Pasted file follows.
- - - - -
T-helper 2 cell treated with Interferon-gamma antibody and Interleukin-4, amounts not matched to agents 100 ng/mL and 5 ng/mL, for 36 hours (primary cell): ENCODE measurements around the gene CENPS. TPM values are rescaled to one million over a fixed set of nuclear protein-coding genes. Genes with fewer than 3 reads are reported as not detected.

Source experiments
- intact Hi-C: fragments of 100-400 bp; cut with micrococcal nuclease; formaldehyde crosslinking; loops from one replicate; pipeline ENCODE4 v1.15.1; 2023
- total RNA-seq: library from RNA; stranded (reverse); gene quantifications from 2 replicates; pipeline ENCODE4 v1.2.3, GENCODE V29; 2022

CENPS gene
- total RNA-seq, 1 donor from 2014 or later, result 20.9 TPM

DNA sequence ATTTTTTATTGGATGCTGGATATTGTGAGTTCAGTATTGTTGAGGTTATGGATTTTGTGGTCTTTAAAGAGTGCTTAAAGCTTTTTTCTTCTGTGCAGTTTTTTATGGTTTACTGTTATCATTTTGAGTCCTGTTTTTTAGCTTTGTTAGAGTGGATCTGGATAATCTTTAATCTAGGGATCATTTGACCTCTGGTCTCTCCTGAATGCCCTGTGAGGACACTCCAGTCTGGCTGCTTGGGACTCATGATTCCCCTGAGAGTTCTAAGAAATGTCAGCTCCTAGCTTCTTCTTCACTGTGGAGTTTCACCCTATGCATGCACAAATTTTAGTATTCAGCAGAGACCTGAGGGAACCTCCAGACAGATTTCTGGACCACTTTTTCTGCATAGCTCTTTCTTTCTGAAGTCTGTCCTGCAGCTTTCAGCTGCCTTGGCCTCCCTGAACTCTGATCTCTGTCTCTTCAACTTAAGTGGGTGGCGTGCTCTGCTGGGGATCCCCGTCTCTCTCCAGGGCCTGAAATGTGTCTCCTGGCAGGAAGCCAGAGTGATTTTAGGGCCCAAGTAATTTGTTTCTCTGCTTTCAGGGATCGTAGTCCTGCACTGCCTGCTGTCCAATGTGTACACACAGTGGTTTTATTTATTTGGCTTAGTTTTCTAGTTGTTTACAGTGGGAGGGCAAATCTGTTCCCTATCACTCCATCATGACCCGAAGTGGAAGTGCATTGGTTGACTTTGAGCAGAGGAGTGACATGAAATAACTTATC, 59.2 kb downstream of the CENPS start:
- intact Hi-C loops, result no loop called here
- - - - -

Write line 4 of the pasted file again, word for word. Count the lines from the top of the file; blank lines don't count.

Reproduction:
- total RNA-seq: library from RNA; stranded (reverse); gene quantifications from 2 replicates; pipeline ENCODE4 v1.2.3, GENCODE V29; 2022